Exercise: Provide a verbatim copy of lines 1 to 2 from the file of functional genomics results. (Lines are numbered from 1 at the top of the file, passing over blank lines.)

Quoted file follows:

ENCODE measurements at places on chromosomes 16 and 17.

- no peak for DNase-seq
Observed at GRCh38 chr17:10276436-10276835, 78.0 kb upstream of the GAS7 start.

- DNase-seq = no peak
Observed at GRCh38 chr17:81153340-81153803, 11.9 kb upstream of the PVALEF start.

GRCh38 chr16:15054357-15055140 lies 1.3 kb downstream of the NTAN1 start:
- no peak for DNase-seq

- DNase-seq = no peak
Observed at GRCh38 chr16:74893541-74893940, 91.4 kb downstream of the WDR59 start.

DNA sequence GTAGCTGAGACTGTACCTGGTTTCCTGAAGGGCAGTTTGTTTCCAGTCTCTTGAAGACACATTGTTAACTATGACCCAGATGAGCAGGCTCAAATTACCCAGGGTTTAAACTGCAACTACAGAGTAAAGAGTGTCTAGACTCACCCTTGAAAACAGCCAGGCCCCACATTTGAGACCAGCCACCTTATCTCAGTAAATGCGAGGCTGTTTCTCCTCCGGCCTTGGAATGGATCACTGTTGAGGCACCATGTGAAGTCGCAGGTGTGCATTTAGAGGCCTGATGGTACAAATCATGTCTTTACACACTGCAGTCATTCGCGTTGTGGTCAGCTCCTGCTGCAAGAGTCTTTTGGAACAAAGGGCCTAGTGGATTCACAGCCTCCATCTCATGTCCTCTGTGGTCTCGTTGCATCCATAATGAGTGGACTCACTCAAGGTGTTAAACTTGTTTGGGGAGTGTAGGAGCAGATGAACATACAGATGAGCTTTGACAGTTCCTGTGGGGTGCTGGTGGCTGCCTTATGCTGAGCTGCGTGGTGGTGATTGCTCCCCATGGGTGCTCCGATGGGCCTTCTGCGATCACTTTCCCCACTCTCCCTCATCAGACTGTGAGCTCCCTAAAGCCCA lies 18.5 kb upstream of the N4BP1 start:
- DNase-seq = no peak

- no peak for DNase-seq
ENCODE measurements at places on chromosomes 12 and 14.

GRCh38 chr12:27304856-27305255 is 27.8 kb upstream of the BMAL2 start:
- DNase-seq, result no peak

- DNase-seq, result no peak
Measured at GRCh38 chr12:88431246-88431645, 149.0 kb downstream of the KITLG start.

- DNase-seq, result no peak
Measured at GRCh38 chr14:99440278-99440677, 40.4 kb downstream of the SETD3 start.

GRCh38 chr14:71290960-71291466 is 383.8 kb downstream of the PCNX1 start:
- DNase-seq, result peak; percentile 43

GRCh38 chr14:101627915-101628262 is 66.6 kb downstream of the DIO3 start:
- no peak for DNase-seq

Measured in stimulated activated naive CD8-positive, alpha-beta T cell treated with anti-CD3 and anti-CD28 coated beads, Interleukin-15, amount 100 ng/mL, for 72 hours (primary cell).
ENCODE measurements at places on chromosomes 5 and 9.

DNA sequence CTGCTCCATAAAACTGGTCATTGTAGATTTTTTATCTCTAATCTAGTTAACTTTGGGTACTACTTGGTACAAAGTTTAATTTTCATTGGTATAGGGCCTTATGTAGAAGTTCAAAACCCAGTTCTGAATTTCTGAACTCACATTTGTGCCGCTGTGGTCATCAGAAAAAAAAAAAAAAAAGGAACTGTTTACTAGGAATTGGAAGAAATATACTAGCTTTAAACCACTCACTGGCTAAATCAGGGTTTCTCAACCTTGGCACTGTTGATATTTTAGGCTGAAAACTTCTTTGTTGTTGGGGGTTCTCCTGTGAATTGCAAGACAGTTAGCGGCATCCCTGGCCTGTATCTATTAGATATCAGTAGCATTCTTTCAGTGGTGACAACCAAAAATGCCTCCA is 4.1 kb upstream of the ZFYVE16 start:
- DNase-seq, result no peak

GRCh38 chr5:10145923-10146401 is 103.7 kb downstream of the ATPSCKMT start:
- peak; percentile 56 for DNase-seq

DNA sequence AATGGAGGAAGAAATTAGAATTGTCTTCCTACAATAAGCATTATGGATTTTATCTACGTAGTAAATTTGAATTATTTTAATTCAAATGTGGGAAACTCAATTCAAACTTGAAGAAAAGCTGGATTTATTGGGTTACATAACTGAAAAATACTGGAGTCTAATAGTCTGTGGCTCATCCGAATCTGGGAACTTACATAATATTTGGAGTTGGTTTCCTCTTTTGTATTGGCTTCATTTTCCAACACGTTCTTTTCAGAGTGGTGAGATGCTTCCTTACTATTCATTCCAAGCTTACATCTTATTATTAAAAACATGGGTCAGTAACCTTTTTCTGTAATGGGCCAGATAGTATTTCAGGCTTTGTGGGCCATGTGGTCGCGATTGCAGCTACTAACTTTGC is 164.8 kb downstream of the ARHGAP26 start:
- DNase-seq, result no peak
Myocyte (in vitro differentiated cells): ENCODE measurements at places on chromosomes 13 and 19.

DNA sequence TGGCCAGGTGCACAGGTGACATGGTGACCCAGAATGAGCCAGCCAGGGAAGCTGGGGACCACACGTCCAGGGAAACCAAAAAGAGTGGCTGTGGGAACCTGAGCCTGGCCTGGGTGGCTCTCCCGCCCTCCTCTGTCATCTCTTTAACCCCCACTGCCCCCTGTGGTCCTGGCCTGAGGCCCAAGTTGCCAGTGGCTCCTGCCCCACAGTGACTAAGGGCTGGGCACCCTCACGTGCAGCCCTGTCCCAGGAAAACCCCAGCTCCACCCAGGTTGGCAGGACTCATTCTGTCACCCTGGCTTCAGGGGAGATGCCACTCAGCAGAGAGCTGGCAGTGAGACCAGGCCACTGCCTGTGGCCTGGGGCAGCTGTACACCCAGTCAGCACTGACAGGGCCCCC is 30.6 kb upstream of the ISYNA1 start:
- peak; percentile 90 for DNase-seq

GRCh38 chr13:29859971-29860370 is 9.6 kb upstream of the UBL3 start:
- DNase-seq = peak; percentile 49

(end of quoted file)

ENCODE measurements at places on chromosomes 16 and 17.

- no peak for DNase-seq